Dear Professor Dershowitz:Sadly, the clash in this particular Posner debate became less and less focused as the messages wore on.
A footnote citing an anonymous tipster or leakster is a parody of scholarship. [...] You traffic in rumor, innuendo, and reckless charges. [...] Earlier in our exchange you said that I "deliberately distorted the entire thrust" of your book and implied that as an appellate judge I "willfully distort the trial record and the case law." You have difficulty accepting that the people you disagree with might, just might, be acting benightedly but in good faith; that Justice Scalia might not have "consciously decided to be a hypocrite."
Law should be in the service of life. Where do you think law comes from if not from practical concerns with attaining such social goals as prosperity, security, freedom, and, in Bush v. Gore, an orderly presidential succession?
My experience has been that judges are more practical people than the readers of their opinions would suppose and that this is a good thing, one we shouldn't be ashamed of. (Slate, where the whole dialogue is now published)
Impressive legal realism here:
Every advocate knows that in arguing a position one tries to make it connect with something in the judge's life. Is it happenstance that the early cases on sex discrimination focused on discrimination against men, for example on laws setting a higher drinking age for young men than for young women? The women lawyers like Ruth Bader Ginsburg who pressed these cases wanted to present the issue of sex discrimination in a context that would trigger the empathetic reactions of male judges. For those who believe in expansive notions of equal protection, or who think Article II a valuable tool for heading off debilitating presidential election controversies, it was fortunate rather than otherwise that the case that raised these issues was named Bush v. Gore rather than Gore v. Bush; it meant that the issues arose in a form more likely to catch the sympathetic attention of conservative justices. Had the shoe been on the other foot, the liberal justices might well have been more sympathetic to the arguments for stopping the recount�especially after agreeing on Dec. 4 that the Florida court might have violated Article II.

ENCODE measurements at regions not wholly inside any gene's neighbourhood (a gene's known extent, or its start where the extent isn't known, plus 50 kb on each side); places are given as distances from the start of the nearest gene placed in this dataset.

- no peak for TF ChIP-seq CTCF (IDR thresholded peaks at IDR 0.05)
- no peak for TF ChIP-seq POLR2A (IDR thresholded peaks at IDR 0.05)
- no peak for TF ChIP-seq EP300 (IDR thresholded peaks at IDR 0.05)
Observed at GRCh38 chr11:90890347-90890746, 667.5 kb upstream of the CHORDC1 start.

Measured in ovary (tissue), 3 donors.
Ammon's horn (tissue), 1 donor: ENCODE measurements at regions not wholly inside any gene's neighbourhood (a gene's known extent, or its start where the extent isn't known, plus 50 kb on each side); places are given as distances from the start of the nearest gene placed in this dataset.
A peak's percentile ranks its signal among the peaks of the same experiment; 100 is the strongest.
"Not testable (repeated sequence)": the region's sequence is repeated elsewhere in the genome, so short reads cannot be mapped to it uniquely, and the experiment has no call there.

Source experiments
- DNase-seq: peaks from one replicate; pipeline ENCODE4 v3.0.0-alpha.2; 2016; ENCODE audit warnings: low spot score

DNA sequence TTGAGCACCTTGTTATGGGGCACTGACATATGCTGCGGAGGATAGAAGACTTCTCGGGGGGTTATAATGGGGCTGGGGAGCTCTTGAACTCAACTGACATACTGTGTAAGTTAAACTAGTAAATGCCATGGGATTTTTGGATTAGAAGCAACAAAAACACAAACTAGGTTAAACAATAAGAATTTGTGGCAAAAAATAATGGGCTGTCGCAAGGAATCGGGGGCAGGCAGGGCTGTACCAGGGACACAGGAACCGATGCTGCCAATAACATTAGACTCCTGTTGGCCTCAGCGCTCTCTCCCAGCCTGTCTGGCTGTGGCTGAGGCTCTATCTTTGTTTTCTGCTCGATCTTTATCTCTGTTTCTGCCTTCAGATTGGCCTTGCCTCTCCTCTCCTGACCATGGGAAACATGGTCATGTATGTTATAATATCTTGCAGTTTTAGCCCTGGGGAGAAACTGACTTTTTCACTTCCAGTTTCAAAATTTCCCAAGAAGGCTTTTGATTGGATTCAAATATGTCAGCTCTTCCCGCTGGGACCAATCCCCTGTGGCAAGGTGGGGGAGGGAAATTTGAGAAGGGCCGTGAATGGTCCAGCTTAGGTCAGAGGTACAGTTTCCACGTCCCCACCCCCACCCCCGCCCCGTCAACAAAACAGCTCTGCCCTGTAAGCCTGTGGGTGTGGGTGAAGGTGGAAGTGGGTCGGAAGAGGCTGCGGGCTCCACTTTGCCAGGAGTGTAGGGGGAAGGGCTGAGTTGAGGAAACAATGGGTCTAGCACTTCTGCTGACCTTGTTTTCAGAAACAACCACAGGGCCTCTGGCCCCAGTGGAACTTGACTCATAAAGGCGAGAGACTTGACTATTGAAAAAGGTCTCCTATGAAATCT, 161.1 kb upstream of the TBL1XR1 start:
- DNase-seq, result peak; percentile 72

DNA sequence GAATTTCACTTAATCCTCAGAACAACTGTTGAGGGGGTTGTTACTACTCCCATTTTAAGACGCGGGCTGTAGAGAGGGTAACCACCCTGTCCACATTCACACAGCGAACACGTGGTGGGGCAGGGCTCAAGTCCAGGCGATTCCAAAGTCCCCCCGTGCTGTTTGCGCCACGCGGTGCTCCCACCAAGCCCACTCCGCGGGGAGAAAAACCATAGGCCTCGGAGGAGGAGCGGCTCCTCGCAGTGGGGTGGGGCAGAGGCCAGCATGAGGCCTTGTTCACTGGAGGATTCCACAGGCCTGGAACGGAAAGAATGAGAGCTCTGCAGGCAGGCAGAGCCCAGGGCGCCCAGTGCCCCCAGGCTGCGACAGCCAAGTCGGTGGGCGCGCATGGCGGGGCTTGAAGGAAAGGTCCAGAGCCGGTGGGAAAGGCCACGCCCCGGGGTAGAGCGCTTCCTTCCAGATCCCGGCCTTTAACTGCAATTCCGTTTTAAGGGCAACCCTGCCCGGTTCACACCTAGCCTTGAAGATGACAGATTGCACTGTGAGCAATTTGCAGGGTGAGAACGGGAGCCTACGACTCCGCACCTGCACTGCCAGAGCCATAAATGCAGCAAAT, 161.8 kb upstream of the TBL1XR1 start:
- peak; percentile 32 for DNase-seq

The fact that extraneous factors may cause a judge to be more alert to a particular line of argument than he might otherwise be, that judges' decisions do not compose a harmonious whole, that judges like other people change their minds, that unconscious feelings influence judges, that the prospect of a national crisis that timely judicial intervention would avert does not leave judges wholly unmoved, that time pressures may prevent judges from articulating the grounds of their decisions with a cogency that will withstand unfriendly academic scrutiny, and that the course of a judge's decisions will not track perfectly the official pieties of the judicial office that he will utter from time to time�these are such pervasive features of the judicial process that to regard them as proof of corruption is to condemn the entire process. (same Slate)